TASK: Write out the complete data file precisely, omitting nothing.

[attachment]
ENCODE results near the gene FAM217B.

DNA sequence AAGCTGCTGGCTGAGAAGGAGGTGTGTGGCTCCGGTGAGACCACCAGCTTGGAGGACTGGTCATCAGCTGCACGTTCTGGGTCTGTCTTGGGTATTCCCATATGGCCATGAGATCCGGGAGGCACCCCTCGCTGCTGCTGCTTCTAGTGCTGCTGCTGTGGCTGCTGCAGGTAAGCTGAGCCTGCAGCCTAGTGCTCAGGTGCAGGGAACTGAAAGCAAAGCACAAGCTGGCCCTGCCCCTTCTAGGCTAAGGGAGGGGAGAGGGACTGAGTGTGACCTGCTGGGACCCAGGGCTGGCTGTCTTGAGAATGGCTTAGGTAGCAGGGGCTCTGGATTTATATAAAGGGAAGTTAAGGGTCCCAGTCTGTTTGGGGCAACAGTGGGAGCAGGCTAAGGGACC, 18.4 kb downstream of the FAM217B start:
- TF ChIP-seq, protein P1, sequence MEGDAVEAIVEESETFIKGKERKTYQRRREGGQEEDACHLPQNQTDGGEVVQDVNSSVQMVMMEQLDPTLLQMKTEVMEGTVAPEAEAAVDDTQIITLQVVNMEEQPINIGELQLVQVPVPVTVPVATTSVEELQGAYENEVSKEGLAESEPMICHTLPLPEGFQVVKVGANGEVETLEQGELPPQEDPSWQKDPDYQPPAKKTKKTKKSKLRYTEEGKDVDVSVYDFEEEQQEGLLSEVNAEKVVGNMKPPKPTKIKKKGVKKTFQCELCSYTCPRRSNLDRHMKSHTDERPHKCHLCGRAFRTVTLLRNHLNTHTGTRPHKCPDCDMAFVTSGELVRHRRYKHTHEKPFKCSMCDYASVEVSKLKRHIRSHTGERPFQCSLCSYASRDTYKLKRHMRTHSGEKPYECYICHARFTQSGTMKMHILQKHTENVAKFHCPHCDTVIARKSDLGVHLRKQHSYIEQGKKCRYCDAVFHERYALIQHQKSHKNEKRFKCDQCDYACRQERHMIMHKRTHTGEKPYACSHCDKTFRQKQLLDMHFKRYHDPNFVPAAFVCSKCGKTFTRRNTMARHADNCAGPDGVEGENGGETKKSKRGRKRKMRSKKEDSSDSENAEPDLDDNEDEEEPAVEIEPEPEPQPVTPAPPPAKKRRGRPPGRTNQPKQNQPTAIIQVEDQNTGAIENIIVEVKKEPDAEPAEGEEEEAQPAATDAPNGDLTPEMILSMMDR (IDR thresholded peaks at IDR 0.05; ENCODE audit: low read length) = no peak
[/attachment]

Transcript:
ENCODE results near the gene FAM217B.

DNA sequence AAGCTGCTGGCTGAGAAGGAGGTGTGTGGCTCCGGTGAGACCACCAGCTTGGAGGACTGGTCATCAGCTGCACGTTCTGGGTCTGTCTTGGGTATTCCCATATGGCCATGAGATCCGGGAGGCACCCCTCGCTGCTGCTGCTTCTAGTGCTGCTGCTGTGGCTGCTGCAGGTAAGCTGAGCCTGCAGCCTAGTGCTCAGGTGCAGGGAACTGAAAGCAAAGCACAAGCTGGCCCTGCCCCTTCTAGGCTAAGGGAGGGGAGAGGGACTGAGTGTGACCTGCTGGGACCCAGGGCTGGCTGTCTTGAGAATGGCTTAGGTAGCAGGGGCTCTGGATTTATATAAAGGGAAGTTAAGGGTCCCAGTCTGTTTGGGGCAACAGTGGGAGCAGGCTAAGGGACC, 18.4 kb downstream of the FAM217B start:
- TF ChIP-seq, protein P1, sequence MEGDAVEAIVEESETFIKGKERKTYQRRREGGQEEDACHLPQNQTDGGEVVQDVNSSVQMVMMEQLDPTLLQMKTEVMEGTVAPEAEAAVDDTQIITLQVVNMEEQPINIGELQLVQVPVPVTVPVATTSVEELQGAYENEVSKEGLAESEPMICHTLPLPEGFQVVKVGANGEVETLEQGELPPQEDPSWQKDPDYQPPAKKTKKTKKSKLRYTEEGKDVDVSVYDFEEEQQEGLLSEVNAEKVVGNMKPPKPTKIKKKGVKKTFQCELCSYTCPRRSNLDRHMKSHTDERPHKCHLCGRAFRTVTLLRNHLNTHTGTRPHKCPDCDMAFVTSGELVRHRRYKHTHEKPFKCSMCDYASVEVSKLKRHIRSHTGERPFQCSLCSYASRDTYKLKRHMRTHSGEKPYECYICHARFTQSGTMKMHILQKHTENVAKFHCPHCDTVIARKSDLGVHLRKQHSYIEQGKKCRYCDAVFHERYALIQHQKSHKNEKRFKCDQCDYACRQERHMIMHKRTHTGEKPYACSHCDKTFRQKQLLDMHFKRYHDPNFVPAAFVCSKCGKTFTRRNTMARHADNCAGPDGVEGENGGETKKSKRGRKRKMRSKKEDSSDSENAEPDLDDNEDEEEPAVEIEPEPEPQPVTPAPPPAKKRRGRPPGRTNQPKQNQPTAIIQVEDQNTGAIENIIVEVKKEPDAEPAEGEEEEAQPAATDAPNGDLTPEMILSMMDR (IDR thresholded peaks at IDR 0.05; ENCODE audit: low read length) = no peak